Lis Golden McKinley, M.A.
Certified Professional Organizer
Owner, LET’S MAKE ROOM, LLC
It’s time. You’ve set aside the day, taken off work, brought in the garbage bags and the packing boxes. No more excuses. It’s you versus the clutter. This time you intend to win because you’ve decided to put your house up for sale.
“Your house is just a place for your stuff. If you didn’t have so much G-D stuff, you wouldn’t need a house!?”
But what happens when your stuff is too connected to memories? Carlin joked no one wants that stuff either but guess what they do!
When I say stuff, I don’t only mean furniture and household items. I mean the sentimental stuff you’ve buried in your closet or shoved into the back of an attic or basement. Stuff like your son’s grade school artwork, even though he’s in college now. Grandpa’s set of World War II history books. The two crocheted baby blankets grandma made for your kids.
“Keep them for the grandkids!” You protest and back into the closet it goes. Except you have way too much in your closet already. So instead you pay hundreds of dollars a month to store stuff you can’t bear to part with at the local public storage.
That’s when it hits you. It’s not only your house you have to downsize, but your storage unit too.
Exasperated, you slump down in your arm chair and wonder, “how am I going to do this?” and pour yourself another glass of wine.
As Baby Boomers get older – and by the way, I’m one of them — they start thinking about their health and the desire to simplify their lives.
75% of people who want to downsize their lives say they can’t. The reason? They have too much stuff, according to research conducted by Kansas University.
The number one reason baby boomers can’t declutter is they are often sentimentally attached to what they own. There are just too many painful decisions that have to be made about what to keep or go. “No thanks,” they utter, “I’d rather have a root canal.”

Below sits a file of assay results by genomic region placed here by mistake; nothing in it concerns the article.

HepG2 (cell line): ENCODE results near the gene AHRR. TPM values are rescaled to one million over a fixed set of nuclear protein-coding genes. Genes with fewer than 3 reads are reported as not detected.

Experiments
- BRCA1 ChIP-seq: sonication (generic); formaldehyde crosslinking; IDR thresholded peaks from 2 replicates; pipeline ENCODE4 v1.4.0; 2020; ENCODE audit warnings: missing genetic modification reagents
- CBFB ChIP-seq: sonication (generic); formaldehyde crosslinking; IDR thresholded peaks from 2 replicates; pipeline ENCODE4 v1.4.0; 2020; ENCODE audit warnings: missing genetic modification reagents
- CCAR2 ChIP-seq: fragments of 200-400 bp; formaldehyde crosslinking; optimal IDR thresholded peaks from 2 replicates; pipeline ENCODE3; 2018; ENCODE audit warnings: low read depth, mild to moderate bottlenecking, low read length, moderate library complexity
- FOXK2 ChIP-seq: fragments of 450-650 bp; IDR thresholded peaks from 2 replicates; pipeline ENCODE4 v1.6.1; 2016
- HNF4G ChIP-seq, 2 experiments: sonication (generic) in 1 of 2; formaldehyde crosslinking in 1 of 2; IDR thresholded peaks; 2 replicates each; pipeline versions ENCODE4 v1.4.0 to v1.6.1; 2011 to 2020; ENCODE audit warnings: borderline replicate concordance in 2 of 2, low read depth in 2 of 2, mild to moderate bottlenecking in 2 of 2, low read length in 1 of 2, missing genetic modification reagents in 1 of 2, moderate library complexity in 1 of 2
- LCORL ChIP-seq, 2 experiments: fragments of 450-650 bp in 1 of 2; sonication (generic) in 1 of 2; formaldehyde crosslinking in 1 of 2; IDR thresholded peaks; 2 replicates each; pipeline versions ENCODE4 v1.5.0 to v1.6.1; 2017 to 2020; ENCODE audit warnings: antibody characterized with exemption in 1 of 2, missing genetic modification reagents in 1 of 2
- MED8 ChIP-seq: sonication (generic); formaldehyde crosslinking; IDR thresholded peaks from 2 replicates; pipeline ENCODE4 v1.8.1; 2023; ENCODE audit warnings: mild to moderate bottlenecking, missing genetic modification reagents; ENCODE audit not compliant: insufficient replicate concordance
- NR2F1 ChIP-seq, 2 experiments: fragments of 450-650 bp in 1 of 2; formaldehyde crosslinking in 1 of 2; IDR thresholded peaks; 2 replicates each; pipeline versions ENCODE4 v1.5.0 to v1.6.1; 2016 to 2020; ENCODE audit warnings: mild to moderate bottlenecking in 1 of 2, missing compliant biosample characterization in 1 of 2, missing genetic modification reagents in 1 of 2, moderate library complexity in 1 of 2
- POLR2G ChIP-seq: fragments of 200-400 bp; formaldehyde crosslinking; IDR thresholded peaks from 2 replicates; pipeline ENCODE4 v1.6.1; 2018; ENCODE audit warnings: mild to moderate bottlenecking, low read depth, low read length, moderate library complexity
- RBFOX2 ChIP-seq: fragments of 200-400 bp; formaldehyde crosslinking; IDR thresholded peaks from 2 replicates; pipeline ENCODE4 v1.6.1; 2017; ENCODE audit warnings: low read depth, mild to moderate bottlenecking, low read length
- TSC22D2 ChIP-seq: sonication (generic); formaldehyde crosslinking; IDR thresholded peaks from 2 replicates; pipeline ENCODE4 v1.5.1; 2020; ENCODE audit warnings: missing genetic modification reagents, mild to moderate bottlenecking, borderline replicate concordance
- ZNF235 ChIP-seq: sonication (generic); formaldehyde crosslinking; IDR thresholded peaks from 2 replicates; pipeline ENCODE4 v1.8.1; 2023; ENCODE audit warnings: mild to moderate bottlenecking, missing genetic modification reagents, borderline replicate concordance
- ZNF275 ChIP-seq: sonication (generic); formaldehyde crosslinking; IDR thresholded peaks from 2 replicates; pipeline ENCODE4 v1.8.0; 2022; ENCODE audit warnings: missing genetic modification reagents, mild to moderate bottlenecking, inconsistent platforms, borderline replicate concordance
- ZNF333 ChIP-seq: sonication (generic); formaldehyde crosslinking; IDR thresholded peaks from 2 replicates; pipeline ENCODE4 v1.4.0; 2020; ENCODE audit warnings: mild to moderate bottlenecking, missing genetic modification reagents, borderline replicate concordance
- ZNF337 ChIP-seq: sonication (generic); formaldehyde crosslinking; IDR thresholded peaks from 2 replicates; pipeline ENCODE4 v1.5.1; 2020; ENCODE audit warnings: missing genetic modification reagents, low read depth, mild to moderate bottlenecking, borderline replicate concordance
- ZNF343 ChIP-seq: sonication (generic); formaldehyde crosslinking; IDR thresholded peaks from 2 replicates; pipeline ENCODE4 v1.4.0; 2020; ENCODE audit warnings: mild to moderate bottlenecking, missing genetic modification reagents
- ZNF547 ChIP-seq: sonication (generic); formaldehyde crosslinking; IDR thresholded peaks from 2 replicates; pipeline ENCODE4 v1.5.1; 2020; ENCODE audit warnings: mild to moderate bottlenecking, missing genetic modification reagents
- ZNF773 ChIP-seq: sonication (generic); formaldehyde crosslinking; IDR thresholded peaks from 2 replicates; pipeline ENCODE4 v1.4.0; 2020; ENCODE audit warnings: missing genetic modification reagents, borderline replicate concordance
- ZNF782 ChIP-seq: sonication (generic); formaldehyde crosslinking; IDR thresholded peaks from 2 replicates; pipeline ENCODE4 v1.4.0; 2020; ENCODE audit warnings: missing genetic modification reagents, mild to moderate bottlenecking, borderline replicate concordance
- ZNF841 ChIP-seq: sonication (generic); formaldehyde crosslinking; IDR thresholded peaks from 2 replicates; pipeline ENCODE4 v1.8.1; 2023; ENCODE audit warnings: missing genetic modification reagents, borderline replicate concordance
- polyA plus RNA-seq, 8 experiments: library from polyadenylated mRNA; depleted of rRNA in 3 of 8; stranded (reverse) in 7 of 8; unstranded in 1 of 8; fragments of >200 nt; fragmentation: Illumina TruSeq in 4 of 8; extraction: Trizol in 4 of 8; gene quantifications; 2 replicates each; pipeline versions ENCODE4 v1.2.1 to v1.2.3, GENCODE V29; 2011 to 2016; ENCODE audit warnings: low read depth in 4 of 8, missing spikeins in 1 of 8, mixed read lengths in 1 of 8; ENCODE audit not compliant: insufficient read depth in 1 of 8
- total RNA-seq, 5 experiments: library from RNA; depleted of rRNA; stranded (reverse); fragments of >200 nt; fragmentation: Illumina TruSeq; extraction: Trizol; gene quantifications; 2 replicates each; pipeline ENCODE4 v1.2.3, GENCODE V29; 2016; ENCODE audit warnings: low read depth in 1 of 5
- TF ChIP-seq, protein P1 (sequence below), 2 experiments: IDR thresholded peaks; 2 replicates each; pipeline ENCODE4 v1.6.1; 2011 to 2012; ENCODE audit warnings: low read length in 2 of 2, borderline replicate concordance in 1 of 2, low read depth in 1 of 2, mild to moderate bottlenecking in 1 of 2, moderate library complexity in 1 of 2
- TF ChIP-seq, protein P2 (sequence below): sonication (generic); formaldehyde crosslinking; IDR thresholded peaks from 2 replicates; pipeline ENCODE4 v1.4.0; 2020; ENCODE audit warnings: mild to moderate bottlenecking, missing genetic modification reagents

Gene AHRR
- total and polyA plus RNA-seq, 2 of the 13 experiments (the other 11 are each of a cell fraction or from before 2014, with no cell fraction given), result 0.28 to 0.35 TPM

The good news is you don’t have to throw the baby-doll out with the bathwater. Instead, you can actually feel good about letting go. Less regret, guilt or incurring the wrath of your family.
It is important to remember that not everything you are sentimental about has to go. Instead, the key is taking the time to curate your collection of sentimental items and giving away what you don’t want to the right people (or places).
Curating is about deciding what is going to be part of your permanent collection and what isn’t and where it can go. It also includes saying goodbye, with gratitude, to the things that have served out their purpose and forgiving yourself for doing the best you can to dispose of them responsibly.
Part of this process always involves making decisions about the items we most commonly get attached to: Books, clothing, photographs, sentimental cards and letters, memories – both ours and our kids.
When it’s time to curate these items, I find it useful to think about them in three ways:
Say goodbye with gratitude
Keep for my new life
Give to others
Say goodbye with gratitude
This collection contains items that are damaged beyond repair or are not worth your time or money to repair.